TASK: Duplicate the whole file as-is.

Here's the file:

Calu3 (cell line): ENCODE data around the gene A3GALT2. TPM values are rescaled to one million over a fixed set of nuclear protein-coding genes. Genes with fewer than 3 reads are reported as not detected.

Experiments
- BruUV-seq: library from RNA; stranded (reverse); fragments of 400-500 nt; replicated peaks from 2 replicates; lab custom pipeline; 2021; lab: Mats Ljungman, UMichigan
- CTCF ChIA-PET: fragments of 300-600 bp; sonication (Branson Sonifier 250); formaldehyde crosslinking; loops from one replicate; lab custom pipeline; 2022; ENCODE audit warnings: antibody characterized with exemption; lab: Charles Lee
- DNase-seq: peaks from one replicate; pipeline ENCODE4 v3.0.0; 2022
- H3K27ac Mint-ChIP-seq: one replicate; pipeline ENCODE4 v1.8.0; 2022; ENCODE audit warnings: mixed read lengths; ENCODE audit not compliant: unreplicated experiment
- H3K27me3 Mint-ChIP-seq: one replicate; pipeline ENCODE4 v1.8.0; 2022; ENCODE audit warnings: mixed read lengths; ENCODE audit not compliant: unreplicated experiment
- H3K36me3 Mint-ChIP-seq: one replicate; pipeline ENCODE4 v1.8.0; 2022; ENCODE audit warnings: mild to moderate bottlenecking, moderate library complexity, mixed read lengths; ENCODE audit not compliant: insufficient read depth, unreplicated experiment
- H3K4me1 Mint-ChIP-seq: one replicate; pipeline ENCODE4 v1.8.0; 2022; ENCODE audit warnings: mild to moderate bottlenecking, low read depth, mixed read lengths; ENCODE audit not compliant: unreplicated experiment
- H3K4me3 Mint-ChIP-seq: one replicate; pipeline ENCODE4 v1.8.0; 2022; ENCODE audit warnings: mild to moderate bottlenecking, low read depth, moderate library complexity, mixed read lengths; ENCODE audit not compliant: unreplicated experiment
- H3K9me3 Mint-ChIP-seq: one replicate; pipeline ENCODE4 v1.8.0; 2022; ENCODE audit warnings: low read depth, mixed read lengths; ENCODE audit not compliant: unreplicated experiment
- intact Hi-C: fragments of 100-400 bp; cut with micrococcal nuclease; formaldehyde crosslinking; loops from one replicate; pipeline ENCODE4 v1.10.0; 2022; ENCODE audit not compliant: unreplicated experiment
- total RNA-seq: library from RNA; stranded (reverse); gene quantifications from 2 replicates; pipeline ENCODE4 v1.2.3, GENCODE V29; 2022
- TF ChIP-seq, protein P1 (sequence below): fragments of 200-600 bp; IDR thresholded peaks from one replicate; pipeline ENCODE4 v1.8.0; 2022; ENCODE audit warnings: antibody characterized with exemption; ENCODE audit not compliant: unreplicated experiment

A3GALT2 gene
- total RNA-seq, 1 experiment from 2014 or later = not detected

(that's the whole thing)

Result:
Calu3 (cell line): ENCODE data around the gene A3GALT2. TPM values are rescaled to one million over a fixed set of nuclear protein-coding genes. Genes with fewer than 3 reads are reported as not detected.

Experiments
- BruUV-seq: library from RNA; stranded (reverse); fragments of 400-500 nt; replicated peaks from 2 replicates; lab custom pipeline; 2021; lab: Mats Ljungman, UMichigan
- CTCF ChIA-PET: fragments of 300-600 bp; sonication (Branson Sonifier 250); formaldehyde crosslinking; loops from one replicate; lab custom pipeline; 2022; ENCODE audit warnings: antibody characterized with exemption; lab: Charles Lee
- DNase-seq: peaks from one replicate; pipeline ENCODE4 v3.0.0; 2022
- H3K27ac Mint-ChIP-seq: one replicate; pipeline ENCODE4 v1.8.0; 2022; ENCODE audit warnings: mixed read lengths; ENCODE audit not compliant: unreplicated experiment
- H3K27me3 Mint-ChIP-seq: one replicate; pipeline ENCODE4 v1.8.0; 2022; ENCODE audit warnings: mixed read lengths; ENCODE audit not compliant: unreplicated experiment
- H3K36me3 Mint-ChIP-seq: one replicate; pipeline ENCODE4 v1.8.0; 2022; ENCODE audit warnings: mild to moderate bottlenecking, moderate library complexity, mixed read lengths; ENCODE audit not compliant: insufficient read depth, unreplicated experiment
- H3K4me1 Mint-ChIP-seq: one replicate; pipeline ENCODE4 v1.8.0; 2022; ENCODE audit warnings: mild to moderate bottlenecking, low read depth, mixed read lengths; ENCODE audit not compliant: unreplicated experiment
- H3K4me3 Mint-ChIP-seq: one replicate; pipeline ENCODE4 v1.8.0; 2022; ENCODE audit warnings: mild to moderate bottlenecking, low read depth, moderate library complexity, mixed read lengths; ENCODE audit not compliant: unreplicated experiment
- H3K9me3 Mint-ChIP-seq: one replicate; pipeline ENCODE4 v1.8.0; 2022; ENCODE audit warnings: low read depth, mixed read lengths; ENCODE audit not compliant: unreplicated experiment
- intact Hi-C: fragments of 100-400 bp; cut with micrococcal nuclease; formaldehyde crosslinking; loops from one replicate; pipeline ENCODE4 v1.10.0; 2022; ENCODE audit not compliant: unreplicated experiment
- total RNA-seq: library from RNA; stranded (reverse); gene quantifications from 2 replicates; pipeline ENCODE4 v1.2.3, GENCODE V29; 2022
- TF ChIP-seq, protein P1 (sequence below): fragments of 200-600 bp; IDR thresholded peaks from one replicate; pipeline ENCODE4 v1.8.0; 2022; ENCODE audit warnings: antibody characterized with exemption; ENCODE audit not compliant: unreplicated experiment

A3GALT2 gene
- total RNA-seq, 1 experiment from 2014 or later = not detected